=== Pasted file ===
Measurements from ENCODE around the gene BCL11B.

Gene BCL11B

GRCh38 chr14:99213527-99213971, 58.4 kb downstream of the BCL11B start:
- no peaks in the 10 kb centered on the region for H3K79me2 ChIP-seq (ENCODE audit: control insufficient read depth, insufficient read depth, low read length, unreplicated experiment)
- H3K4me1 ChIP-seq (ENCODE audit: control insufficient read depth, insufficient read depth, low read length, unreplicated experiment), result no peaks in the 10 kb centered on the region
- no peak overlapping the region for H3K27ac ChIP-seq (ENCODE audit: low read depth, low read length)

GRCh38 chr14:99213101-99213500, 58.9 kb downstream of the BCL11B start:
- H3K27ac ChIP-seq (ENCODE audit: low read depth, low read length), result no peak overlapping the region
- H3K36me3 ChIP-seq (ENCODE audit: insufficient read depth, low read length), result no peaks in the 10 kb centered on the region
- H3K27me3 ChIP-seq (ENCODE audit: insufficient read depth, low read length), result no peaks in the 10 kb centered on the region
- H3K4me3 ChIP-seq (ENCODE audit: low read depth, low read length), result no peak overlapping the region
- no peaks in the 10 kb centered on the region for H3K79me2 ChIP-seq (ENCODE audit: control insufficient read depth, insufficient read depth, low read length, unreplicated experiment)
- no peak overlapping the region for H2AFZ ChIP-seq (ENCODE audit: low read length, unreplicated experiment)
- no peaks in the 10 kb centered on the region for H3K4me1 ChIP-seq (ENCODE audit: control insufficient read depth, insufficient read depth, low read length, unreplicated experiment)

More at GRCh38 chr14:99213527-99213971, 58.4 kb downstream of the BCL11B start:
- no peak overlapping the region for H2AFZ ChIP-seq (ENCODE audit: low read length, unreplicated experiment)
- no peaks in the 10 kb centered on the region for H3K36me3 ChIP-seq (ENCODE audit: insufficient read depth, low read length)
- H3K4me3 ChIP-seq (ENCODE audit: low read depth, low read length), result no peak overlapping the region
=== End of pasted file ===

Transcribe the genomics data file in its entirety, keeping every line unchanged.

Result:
Measurements from ENCODE around the gene BCL11B.

Gene BCL11B

GRCh38 chr14:99213527-99213971, 58.4 kb downstream of the BCL11B start:
- no peaks in the 10 kb centered on the region for H3K79me2 ChIP-seq (ENCODE audit: control insufficient read depth, insufficient read depth, low read length, unreplicated experiment)
- H3K4me1 ChIP-seq (ENCODE audit: control insufficient read depth, insufficient read depth, low read length, unreplicated experiment), result no peaks in the 10 kb centered on the region
- no peak overlapping the region for H3K27ac ChIP-seq (ENCODE audit: low read depth, low read length)

GRCh38 chr14:99213101-99213500, 58.9 kb downstream of the BCL11B start:
- H3K27ac ChIP-seq (ENCODE audit: low read depth, low read length), result no peak overlapping the region
- H3K36me3 ChIP-seq (ENCODE audit: insufficient read depth, low read length), result no peaks in the 10 kb centered on the region
- H3K27me3 ChIP-seq (ENCODE audit: insufficient read depth, low read length), result no peaks in the 10 kb centered on the region
- H3K4me3 ChIP-seq (ENCODE audit: low read depth, low read length), result no peak overlapping the region
- no peaks in the 10 kb centered on the region for H3K79me2 ChIP-seq (ENCODE audit: control insufficient read depth, insufficient read depth, low read length, unreplicated experiment)
- no peak overlapping the region for H2AFZ ChIP-seq (ENCODE audit: low read length, unreplicated experiment)
- no peaks in the 10 kb centered on the region for H3K4me1 ChIP-seq (ENCODE audit: control insufficient read depth, insufficient read depth, low read length, unreplicated experiment)

More at GRCh38 chr14:99213527-99213971, 58.4 kb downstream of the BCL11B start:
- no peak overlapping the region for H2AFZ ChIP-seq (ENCODE audit: low read length, unreplicated experiment)
- no peaks in the 10 kb centered on the region for H3K36me3 ChIP-seq (ENCODE audit: insufficient read depth, low read length)
- H3K4me3 ChIP-seq (ENCODE audit: low read depth, low read length), result no peak overlapping the region